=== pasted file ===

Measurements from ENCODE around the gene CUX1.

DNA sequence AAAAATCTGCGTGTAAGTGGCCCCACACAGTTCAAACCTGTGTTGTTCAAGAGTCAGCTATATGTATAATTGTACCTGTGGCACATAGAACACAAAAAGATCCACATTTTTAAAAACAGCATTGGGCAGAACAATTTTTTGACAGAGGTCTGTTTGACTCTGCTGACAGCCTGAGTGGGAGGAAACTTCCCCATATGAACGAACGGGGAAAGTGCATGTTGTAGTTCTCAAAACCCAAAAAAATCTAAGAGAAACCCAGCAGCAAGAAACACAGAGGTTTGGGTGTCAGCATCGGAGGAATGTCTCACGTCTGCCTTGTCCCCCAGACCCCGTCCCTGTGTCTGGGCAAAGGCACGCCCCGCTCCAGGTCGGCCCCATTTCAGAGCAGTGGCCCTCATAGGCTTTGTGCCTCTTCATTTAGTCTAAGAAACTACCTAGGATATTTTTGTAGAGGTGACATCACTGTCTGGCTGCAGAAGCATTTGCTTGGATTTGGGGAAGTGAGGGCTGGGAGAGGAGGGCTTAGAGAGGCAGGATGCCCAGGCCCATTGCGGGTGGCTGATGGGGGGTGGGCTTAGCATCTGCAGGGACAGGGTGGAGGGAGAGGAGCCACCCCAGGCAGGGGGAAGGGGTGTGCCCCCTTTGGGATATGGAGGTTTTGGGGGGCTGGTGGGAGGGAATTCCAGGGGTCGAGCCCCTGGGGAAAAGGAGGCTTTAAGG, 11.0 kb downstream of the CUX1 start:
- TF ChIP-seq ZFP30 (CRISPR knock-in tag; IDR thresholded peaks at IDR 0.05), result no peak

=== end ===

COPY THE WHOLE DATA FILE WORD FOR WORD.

Measurements from ENCODE around the gene CUX1.

DNA sequence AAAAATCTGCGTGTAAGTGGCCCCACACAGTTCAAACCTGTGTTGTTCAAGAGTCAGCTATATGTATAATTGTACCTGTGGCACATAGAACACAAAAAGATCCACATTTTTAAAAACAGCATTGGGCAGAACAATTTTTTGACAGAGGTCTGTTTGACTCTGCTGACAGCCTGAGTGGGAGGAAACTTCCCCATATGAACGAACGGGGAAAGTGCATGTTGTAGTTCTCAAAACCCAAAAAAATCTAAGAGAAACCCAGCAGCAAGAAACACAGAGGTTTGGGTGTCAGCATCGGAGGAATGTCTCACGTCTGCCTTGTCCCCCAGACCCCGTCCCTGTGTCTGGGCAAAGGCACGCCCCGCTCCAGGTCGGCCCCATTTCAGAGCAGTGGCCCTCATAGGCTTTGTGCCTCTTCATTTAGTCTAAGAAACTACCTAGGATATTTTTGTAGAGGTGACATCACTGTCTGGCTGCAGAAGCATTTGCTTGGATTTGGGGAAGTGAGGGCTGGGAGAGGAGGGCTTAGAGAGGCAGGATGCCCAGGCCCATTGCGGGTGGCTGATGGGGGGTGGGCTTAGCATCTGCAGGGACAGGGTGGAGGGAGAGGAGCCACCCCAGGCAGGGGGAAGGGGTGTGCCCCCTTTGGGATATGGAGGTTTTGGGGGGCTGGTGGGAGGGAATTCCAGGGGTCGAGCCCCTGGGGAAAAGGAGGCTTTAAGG, 11.0 kb downstream of the CUX1 start:
- TF ChIP-seq ZFP30 (CRISPR knock-in tag; IDR thresholded peaks at IDR 0.05), result no peak